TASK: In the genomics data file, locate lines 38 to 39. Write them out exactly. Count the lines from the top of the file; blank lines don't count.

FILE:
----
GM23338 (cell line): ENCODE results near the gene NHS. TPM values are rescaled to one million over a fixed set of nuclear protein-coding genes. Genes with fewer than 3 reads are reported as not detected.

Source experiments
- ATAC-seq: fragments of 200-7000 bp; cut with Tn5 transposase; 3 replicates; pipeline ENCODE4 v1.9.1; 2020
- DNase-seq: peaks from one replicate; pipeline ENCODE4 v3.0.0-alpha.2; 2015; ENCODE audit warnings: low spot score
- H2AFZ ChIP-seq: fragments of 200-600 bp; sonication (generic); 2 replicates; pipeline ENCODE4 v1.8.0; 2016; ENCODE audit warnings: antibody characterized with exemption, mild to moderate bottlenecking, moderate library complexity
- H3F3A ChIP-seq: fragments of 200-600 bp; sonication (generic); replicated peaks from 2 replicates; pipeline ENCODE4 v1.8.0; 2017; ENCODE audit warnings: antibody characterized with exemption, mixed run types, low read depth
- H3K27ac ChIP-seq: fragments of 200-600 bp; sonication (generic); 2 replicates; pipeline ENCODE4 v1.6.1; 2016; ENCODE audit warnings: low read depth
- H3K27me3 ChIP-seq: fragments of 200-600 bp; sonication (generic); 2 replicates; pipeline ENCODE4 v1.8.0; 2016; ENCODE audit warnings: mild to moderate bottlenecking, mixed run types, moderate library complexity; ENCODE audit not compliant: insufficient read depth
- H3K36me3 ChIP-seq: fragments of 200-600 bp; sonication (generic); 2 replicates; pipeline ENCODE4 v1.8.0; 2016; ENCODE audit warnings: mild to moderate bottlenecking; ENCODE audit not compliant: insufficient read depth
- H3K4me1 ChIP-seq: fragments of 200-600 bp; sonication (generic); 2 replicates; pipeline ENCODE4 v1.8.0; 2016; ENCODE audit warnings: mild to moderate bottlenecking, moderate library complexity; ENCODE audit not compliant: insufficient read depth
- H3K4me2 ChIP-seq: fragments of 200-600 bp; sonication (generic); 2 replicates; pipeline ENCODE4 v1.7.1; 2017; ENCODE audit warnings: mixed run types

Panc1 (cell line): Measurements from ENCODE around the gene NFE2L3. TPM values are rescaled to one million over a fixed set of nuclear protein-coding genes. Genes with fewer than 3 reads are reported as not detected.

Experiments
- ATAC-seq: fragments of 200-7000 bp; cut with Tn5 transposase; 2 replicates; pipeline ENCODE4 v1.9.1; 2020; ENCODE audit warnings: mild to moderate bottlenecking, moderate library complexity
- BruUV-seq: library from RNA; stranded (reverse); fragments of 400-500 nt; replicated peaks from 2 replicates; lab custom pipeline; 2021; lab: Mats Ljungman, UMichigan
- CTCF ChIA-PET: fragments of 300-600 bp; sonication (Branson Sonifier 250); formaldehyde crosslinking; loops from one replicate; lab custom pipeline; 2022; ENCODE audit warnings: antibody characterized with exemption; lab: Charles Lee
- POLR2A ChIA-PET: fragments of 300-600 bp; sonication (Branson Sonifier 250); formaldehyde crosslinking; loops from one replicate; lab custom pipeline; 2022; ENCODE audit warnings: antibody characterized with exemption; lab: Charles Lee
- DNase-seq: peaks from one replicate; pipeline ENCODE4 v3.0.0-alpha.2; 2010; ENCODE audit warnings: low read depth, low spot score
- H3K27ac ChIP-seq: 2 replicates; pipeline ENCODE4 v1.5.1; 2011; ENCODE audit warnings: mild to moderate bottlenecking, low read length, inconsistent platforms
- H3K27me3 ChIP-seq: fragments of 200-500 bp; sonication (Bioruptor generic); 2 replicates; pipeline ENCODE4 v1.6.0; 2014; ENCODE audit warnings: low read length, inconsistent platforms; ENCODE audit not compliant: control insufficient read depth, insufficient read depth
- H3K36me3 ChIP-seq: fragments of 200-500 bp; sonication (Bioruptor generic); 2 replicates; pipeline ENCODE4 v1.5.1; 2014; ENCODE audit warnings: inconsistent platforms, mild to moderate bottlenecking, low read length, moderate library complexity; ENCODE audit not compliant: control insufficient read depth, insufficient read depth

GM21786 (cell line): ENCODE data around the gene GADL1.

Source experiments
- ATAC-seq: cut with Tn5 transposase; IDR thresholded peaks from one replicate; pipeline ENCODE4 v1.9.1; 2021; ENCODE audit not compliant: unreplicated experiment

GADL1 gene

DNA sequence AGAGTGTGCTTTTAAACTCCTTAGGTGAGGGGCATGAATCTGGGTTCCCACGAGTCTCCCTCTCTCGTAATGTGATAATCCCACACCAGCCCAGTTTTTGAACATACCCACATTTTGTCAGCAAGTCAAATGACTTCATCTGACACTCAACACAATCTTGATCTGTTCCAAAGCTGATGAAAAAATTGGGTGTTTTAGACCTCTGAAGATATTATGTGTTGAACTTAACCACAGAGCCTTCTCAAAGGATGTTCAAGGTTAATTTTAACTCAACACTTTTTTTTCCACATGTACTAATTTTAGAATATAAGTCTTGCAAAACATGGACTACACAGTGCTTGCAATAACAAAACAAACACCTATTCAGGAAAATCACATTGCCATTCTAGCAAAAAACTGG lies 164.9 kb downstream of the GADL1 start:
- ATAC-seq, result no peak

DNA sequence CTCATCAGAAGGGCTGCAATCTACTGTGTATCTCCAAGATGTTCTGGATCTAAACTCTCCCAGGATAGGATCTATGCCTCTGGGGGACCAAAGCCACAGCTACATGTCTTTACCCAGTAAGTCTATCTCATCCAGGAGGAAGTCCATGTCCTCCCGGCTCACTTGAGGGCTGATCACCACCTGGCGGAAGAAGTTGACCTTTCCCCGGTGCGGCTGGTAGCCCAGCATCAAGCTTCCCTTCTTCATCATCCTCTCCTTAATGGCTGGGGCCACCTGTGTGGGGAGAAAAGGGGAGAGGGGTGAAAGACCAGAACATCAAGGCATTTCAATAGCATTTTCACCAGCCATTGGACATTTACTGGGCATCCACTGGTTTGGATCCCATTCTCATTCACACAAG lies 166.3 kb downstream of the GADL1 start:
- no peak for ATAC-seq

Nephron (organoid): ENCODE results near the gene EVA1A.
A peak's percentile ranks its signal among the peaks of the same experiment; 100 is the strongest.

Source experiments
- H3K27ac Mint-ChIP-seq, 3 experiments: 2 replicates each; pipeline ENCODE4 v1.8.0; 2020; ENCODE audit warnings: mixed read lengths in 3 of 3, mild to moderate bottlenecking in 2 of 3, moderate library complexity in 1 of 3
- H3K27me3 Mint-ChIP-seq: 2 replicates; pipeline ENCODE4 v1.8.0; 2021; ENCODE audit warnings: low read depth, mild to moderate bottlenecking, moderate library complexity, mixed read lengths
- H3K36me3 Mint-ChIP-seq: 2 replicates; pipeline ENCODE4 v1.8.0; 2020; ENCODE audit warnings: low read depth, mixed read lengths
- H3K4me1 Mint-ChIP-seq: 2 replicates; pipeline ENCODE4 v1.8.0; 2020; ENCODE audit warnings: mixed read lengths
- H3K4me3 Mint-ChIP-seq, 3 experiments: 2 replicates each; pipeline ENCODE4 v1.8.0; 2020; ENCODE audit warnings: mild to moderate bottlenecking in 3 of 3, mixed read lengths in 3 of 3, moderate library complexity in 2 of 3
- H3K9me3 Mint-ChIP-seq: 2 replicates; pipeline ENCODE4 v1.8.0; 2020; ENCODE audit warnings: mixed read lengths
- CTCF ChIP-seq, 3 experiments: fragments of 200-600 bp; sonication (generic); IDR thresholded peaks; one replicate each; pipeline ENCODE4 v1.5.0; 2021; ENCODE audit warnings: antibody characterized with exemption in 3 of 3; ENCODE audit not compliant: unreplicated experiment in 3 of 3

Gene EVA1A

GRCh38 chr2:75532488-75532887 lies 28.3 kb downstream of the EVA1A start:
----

- H3K9me3 Mint-ChIP-seq: 2 replicates; pipeline ENCODE4 v1.8.0; 2020; ENCODE audit warnings: mixed read lengths
- CTCF ChIP-seq, 3 experiments: fragments of 200-600 bp; sonication (generic); IDR thresholded peaks; one replicate each; pipeline ENCODE4 v1.5.0; 2021; ENCODE audit warnings: antibody characterized with exemption in 3 of 3; ENCODE audit not compliant: unreplicated experiment in 3 of 3